Showing posts from October, 2018


History is never been too far in all places in the world if we look for it but sometimes in same cases,  history comes so close to daily life, even when we do not look for it.  I biked in Amsterdam on a sunny Saturday last week and couldn't stand to stop in front of buildings with names of places in North Sumatra. Places where Deli Tobacco or Deli Tabak as the Dutch called it, grew and distributed to all over the world. It was a long time ago but in Amsterdam the traces of Deli Tabak is so vivid and present.  I used to live in North Sumatra, I used to translate a book about History of Deli Tabak and up to now fascinate with industrial heritage so these names are close to my heart. My imagination went to the tobacco plantations and processing places in Medan where I visited few years ago. The tobacco industry of Sumatra now is only a fraction what it used to be in the Dutch Indies period.  Deli Maatschappij, the tobacco enterprise, started its operation in 1869 with la


Last weekend, 28-30 September, was a Batak weekend for me.  I travelled to Germany with Sandra Niessen , a mix of Canadian-Dutch who wrote  "Legacy in Cloth: Batak Textile of Indonesia."   We visited IFICAH , International Foundation of Indonesian Culture and Asian Heritage in Hollenstedt. They organize an exhibition titled "Ahnenkult und Klingenkunst der Batak auf Nord-Sumatra" (Ancestor Cult and Batak Art of the Batak in North Sumatra).The hosts, Gunther and Daniela Heckmann received both of us with exceptional hospitality in their home-office-museum base. We stayed two evenings in their place and spent hours talking about Bataks.  On Saturday, Sandra and I went to Hamburg to meet Roberta (forgot to write down her family name), an Italian researcher about Batak manuscripts. You could imagine how much Sandra and Roberta went into discussions about Batak in all facet. It was fascinating to see the two spoken  Bahasa Indonesia and exchanging experience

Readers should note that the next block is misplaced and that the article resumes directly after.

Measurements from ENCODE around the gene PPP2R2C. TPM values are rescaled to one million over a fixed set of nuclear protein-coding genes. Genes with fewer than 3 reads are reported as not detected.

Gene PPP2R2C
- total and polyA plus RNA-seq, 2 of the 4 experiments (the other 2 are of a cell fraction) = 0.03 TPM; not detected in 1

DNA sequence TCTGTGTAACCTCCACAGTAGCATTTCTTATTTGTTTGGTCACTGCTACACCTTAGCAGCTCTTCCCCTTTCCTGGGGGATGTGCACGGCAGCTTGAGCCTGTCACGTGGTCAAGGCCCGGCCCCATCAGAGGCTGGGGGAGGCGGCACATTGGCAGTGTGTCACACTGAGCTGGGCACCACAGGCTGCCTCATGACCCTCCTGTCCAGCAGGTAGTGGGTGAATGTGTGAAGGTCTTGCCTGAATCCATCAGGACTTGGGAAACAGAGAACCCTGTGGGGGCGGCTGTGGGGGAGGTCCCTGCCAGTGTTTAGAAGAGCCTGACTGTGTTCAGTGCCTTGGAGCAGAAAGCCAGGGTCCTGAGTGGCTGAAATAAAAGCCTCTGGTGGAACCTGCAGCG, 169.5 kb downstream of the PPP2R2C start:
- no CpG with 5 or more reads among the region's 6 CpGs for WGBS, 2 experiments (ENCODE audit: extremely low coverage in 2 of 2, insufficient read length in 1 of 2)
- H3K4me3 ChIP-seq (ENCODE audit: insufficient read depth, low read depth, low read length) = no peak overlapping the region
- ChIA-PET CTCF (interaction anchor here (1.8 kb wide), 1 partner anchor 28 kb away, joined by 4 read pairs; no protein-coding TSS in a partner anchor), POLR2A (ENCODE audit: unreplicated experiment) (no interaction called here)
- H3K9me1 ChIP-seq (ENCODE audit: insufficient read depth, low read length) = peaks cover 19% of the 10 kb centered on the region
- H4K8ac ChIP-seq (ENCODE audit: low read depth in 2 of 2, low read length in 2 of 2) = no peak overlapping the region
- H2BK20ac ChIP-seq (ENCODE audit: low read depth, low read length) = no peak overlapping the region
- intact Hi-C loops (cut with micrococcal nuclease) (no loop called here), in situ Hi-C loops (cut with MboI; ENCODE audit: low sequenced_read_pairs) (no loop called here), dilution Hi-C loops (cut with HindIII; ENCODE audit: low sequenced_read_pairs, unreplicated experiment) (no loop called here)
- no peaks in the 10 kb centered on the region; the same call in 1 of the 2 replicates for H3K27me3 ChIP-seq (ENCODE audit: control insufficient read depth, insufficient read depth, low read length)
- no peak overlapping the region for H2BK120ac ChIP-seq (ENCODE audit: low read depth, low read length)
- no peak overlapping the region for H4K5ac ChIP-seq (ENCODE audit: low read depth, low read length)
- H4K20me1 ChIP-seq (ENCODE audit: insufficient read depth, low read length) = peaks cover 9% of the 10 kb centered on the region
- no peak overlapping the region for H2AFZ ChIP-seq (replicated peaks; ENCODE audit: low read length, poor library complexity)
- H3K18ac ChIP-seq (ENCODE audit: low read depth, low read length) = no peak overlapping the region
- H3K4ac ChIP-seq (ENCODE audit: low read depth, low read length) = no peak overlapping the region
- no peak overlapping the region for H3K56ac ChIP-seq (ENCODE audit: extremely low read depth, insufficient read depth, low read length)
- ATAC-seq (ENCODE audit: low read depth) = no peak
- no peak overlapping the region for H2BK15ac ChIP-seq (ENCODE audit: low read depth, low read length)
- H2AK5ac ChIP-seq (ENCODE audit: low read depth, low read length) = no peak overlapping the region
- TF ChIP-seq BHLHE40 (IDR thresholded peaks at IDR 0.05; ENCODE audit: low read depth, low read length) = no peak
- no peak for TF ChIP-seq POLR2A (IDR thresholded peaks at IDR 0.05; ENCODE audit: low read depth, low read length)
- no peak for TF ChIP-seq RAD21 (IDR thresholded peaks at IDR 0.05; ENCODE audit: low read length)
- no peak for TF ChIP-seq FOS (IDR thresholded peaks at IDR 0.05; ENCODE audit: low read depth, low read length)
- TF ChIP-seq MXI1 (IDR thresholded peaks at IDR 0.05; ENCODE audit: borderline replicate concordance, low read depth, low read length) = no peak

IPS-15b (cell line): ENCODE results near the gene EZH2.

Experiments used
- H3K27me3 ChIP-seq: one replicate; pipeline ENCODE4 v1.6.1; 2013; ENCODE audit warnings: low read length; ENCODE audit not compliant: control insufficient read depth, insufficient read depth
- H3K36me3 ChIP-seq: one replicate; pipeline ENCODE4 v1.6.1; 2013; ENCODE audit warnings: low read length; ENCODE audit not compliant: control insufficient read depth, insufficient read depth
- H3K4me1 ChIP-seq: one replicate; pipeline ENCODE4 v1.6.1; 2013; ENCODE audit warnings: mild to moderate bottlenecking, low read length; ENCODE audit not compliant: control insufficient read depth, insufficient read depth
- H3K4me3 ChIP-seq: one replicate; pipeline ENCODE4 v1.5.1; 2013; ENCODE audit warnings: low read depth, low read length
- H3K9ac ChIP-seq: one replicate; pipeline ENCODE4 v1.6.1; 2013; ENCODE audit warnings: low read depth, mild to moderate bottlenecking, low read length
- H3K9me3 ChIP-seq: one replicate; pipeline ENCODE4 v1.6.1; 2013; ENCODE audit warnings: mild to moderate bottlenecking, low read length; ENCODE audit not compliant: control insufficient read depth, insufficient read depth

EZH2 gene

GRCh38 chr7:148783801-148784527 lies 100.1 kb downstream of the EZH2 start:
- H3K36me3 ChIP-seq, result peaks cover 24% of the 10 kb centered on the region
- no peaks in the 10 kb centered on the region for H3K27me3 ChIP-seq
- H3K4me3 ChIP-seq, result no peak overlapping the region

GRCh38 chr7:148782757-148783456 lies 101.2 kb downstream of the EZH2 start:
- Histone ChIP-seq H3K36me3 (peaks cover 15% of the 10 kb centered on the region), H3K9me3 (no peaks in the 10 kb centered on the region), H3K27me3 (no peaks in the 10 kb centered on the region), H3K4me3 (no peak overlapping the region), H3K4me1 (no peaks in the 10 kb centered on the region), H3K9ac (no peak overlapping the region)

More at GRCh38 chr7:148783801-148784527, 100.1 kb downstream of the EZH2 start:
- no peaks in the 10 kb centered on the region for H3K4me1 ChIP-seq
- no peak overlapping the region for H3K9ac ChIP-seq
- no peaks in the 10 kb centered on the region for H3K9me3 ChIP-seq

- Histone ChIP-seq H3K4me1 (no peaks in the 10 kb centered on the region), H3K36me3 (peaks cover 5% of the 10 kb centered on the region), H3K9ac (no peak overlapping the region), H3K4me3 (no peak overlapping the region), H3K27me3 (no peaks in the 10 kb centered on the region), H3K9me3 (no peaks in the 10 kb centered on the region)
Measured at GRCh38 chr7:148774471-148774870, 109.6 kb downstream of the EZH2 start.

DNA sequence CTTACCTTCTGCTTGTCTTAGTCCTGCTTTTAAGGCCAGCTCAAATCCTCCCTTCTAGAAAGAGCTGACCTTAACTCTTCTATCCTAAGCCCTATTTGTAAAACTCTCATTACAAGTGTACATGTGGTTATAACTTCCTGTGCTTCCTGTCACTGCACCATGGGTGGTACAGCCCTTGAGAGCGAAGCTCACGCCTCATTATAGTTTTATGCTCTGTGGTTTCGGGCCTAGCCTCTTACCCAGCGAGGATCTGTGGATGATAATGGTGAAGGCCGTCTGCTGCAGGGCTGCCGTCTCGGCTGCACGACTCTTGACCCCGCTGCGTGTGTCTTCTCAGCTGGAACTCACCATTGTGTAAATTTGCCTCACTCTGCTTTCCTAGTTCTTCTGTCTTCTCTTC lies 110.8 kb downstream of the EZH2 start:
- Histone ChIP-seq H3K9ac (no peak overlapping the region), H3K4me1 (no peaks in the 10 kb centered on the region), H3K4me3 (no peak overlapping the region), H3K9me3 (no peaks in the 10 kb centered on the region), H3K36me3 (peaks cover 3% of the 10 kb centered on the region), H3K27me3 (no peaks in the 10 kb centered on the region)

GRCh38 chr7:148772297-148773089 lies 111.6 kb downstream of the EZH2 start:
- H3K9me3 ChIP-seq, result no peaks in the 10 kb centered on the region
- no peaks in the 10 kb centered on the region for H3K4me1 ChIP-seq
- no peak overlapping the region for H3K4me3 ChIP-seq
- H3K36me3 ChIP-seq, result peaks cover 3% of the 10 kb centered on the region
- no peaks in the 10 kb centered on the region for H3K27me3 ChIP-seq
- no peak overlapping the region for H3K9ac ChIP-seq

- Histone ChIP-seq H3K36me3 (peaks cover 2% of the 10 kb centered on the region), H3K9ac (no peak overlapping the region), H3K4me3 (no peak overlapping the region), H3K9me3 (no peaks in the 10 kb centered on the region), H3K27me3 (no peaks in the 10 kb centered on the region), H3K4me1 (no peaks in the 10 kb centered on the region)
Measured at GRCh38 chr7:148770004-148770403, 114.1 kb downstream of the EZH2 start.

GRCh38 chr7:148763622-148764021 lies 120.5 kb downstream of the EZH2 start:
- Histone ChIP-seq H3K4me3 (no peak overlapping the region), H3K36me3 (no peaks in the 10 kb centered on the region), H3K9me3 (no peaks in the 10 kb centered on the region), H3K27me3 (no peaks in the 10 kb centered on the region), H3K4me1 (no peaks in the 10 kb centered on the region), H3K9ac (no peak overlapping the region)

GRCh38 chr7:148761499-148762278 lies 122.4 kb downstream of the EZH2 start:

A status as world heritage city, site or anything else, both tangible and intangible, becomes prestigious in Indonesia (and Asia in general) now. It is a new trend when many cities slowly realize that their cities are entitled for that status. Jakarta started as the first city to nominate itself. No, UNESCO was not satisfied with the nomination and Jakarta politely withdrawed its nomination. After Jakarta, Sawahlunto followed. We don't know the result yet. Now Semarang is keen to apply. Nominate a city for the sake of status as world heritage city is not appropriate. A status is a kind of recognition from international world for properly well managed historical cities. Cities that value their characters, cherish them for current life and conserve them for the future.  Characters have to come along with other qualities such as economic, social and environmental elements. Most old city quarters in Indonesia are dying. When ideas about conservation pop up, the tendency is to